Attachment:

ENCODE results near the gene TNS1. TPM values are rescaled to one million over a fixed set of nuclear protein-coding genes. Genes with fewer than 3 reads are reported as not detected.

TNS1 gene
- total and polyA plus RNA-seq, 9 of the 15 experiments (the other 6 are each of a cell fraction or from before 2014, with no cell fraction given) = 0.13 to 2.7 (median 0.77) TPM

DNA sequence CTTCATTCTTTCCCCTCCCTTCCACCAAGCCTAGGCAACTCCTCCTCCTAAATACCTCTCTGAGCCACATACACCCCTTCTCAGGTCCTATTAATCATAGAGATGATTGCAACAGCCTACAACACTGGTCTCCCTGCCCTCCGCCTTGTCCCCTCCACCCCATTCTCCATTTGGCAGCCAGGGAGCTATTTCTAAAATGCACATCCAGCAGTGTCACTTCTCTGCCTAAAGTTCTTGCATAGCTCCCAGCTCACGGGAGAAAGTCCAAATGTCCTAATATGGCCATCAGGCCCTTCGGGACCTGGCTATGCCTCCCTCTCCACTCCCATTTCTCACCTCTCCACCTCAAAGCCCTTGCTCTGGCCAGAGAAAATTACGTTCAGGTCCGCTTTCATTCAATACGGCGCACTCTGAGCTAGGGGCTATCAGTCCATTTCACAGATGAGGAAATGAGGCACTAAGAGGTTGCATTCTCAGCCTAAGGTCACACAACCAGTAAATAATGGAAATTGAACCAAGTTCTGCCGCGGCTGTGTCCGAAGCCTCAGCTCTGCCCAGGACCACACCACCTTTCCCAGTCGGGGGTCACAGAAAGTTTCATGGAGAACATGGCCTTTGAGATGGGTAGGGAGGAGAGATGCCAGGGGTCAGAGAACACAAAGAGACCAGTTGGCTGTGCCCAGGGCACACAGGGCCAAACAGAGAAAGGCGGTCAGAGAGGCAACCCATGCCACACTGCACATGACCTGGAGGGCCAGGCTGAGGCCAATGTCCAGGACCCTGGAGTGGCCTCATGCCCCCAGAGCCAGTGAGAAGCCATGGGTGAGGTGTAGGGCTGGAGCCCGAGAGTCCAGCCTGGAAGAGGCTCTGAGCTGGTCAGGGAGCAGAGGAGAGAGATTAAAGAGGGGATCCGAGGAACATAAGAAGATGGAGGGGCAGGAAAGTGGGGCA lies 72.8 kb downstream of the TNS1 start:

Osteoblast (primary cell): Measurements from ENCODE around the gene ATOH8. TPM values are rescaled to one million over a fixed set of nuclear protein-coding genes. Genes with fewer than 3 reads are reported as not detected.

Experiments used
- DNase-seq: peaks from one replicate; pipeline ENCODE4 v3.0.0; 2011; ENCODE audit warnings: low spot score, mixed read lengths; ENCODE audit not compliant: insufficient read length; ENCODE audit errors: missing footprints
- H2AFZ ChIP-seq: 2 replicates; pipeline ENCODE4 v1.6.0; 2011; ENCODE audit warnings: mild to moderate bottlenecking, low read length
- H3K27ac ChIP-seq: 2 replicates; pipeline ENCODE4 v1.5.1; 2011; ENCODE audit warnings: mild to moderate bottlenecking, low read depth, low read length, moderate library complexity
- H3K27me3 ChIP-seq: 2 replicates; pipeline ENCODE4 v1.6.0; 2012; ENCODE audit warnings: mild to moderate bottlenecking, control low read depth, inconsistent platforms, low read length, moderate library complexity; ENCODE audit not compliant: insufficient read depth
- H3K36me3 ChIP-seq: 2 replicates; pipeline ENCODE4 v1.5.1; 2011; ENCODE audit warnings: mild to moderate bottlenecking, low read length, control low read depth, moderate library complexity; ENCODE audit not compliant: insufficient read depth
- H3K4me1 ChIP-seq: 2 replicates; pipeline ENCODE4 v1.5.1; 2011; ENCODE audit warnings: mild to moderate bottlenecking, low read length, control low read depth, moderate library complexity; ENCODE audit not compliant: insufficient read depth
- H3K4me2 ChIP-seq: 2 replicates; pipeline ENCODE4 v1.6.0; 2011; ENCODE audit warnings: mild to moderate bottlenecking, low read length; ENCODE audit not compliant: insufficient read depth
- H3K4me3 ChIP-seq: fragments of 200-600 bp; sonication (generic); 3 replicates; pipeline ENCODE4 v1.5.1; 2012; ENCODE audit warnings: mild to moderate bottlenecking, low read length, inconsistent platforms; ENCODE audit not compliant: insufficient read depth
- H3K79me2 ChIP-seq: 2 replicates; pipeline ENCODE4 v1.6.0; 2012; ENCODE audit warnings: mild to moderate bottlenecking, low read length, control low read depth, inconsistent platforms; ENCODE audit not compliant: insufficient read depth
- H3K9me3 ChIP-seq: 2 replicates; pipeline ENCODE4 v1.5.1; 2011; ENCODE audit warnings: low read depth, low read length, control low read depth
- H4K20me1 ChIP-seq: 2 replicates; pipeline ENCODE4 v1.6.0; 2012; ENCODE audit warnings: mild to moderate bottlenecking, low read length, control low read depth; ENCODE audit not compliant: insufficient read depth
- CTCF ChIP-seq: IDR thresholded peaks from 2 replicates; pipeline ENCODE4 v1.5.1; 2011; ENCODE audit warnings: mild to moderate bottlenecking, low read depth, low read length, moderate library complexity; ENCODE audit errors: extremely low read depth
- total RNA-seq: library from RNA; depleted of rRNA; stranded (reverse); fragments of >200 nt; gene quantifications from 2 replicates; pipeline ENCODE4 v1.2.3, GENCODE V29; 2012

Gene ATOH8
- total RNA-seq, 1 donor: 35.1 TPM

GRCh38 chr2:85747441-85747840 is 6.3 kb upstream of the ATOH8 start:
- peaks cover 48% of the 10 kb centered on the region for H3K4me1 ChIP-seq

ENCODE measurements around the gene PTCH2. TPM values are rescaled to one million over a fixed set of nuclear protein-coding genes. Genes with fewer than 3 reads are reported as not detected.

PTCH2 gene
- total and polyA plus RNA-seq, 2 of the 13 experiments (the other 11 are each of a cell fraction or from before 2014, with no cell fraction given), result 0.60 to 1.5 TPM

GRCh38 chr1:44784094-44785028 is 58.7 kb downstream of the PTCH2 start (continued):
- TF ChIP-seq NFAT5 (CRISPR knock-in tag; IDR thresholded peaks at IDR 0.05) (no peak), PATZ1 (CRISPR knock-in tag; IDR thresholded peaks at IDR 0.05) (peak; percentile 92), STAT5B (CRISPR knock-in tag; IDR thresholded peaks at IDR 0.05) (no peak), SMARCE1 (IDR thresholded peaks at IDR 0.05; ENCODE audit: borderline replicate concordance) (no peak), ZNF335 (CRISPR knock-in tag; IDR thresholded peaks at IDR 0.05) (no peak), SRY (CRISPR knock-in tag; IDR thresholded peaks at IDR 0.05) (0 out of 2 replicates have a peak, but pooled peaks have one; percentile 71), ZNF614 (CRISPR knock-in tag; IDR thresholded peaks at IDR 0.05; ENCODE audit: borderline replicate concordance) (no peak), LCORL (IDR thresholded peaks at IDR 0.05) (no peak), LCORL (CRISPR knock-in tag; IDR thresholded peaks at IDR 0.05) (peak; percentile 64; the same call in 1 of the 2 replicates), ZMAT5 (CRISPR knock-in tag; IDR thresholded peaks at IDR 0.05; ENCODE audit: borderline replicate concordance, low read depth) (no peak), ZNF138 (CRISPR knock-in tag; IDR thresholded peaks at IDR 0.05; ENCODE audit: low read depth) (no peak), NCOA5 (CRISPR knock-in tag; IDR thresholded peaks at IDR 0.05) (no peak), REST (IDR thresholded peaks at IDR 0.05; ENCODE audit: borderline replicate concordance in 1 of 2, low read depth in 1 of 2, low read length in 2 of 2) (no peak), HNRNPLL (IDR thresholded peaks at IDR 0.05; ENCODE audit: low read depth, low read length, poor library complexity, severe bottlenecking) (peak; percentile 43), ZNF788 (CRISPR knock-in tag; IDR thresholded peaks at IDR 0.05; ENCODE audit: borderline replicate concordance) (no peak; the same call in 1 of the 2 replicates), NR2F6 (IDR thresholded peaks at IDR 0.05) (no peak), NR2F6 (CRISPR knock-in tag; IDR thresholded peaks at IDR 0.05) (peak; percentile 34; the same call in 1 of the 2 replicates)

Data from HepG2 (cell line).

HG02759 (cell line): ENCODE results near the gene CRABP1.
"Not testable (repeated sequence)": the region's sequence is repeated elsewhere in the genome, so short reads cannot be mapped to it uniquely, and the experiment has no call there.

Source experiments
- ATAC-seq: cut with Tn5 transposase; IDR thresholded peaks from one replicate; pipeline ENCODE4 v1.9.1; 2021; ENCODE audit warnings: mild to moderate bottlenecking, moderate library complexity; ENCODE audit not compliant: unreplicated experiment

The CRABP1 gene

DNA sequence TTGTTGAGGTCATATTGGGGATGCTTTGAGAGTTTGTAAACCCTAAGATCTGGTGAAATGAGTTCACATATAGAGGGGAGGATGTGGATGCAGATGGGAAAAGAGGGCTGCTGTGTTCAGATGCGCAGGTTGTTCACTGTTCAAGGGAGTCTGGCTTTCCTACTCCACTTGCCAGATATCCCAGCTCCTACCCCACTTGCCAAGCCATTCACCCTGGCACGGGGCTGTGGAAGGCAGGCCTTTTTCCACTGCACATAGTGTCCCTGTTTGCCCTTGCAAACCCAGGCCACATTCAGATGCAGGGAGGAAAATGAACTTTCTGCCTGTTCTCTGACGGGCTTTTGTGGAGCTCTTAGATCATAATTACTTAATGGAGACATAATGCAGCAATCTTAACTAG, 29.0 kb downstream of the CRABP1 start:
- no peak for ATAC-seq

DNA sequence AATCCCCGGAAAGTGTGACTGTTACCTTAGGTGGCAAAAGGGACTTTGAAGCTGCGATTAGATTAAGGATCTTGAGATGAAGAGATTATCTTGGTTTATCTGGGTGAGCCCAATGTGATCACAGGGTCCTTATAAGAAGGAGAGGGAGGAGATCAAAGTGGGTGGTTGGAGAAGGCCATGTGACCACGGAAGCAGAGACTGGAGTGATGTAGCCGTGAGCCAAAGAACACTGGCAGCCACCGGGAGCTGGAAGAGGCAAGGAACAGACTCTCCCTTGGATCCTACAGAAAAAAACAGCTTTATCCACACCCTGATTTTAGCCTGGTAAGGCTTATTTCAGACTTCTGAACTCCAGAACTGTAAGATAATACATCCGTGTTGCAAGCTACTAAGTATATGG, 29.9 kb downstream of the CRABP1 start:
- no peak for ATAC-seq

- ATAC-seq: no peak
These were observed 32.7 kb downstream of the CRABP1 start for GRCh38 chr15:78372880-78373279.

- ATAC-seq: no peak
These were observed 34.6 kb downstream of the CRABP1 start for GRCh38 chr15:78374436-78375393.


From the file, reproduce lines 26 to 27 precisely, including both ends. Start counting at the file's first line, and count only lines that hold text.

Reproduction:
- total and polyA plus RNA-seq, 2 of the 13 experiments (the other 11 are each of a cell fraction or from before 2014, with no cell fraction given), result 0.60 to 1.5 TPM

GRCh38 chr1:44784094-44785028 is 58.7 kb downstream of the PTCH2 start (continued):